The Student News Site of Dillard University


The Student News Site of Dillard University


The Student News Site of Dillard University


    Roomate Difficulties

    It has been said that college is the place where you will find your spouse for the rest of your life in addition to that college is the time when you go through many mazes as if you were a lab rat searching for the end of the obstacle course. For those who have shared a bedroom or had a roommate, it is safe to say that stressful episodes can and will occur.


    It is tough enough leaving that home where family and friends reside when you go off to college. That place where you are comfortable and familiar with how things are organized is left behind in exchange for a new environment that consists of diverse people, beliefs and any other baggage that they bring along.


    Usually, a student is stuck in a room with a person he or she does not know, have not met or spoken to throughout his or her entire life. In some cases students have the opportunity to choose who they want to room with; nine out of ten times they choose a friend they already associate with.


    “Me and my roommate are cool, we get along with each other and occasionally we might chill together but I do not consider him one of my friends he is more of an associate,” an unanimous source said while at lunch in the Dillard’s Blue Devil Cafe. He added that he and his roommate talk to each other on a regular basis whenever they are in the room together but they are not that close because his roommate at times can be sneaky. The two have gotten into a verbal dispute over the theft of a cell phone of one of the source’s female friends.


    Moreover, thanks to Hurricane Katrina many students, particularly at Dillard, lost all or some of their personal property including: clothes, shoes, computers, printers, televisions, radios, memorable pictures, and the list goes on. The disastrous hurricane wiped out a large portion of Dillard’s campus at 2601 Gentilly Blvd., forcing the students to temporarily adapt to the up-and €”running Hilton Riverside Hotel as their campus.


    According to Dorean Hall, a sophomore psychology major, the stay at the Hilton has been an experience he can no longer take. Although the living conditions are beyond up to par, he said he does not think that roommate issues sprout from the actual living conditions there but they evolve because of the actions of individuals. “Life is not perfect and it’s full of surprises, problems occur all day everyday unexpectedly,” said Hall.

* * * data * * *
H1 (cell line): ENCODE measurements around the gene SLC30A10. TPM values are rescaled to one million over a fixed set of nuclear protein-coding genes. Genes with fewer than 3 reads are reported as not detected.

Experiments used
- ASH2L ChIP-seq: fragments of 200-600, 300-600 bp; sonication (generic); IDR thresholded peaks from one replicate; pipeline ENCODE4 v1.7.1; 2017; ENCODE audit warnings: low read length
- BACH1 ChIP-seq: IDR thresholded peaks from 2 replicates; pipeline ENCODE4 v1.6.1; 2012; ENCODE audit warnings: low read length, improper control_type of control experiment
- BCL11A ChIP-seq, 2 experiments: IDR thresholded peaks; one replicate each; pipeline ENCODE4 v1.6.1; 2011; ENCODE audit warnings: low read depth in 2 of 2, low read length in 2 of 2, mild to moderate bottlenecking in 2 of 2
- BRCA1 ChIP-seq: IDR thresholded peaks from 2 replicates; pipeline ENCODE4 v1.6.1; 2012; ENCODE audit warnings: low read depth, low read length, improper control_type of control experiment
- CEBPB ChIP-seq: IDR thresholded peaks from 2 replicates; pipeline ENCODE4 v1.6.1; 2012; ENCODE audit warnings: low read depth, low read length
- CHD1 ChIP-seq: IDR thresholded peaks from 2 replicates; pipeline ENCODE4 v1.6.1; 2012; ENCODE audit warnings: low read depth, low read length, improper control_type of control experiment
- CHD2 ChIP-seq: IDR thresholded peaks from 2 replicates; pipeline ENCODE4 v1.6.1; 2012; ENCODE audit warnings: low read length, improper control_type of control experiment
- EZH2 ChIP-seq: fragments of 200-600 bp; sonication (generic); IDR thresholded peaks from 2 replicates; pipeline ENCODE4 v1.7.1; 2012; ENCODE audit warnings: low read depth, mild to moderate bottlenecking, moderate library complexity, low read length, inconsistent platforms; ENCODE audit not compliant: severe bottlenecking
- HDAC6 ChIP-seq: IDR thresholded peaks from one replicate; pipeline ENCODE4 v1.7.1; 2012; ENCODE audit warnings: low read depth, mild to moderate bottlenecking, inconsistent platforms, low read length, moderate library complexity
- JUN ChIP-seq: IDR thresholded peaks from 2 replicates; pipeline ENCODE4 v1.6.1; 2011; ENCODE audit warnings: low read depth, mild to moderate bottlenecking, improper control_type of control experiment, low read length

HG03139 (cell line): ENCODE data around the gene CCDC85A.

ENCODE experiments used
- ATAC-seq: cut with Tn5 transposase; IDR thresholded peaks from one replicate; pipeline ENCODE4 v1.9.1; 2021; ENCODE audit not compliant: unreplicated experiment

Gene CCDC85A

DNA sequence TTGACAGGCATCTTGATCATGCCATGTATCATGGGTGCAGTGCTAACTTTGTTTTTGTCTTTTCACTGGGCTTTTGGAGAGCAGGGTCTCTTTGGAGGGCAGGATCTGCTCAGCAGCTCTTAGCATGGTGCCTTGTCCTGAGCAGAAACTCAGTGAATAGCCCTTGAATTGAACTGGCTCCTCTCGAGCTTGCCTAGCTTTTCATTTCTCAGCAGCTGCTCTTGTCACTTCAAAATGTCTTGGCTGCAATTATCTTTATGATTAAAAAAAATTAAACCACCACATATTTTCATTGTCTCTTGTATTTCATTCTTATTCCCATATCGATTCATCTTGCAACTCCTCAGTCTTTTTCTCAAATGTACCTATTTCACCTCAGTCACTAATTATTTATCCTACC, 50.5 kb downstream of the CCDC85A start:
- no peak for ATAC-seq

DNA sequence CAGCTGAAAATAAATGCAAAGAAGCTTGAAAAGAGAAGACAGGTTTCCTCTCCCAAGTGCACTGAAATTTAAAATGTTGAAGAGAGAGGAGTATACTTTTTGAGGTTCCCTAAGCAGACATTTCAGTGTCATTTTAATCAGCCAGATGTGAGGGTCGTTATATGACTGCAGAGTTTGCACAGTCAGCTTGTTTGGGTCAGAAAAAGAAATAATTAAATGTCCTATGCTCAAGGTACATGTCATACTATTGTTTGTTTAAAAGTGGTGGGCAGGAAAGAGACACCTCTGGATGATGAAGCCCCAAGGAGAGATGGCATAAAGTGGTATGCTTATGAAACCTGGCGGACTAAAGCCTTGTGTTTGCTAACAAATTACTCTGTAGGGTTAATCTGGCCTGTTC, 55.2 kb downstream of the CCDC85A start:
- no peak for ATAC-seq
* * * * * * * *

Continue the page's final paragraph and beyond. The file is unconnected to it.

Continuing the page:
Hall and his roommate get along just fine; in fact they are actually friends. The two decided to room together as soon as Dillard declared its re-opening. During the past six months they have been living together they only got into one minor confrontation over something small, Hall said. He added that he and his roommate argued about the TV, something friends rarely argue over, but he said that it was nothing to end a friendship over and they got past their differences. Also, Hall’s roommate who chose to be unanimous added that he would again choose Hall as a roommate without a doubt if the chance presented itself.


    Having a roommate can be very difficult to cope with, especially if you do not know the person nor have anything in common with that person.


    Dominique Sperling is a sophomore psychology major, which at one point had her own room because her first roommate did not return second session. According to her she was living peacefully and comfortably until they stuck her with a girl she did not even know who brought along extremely bad habits and excess baggage.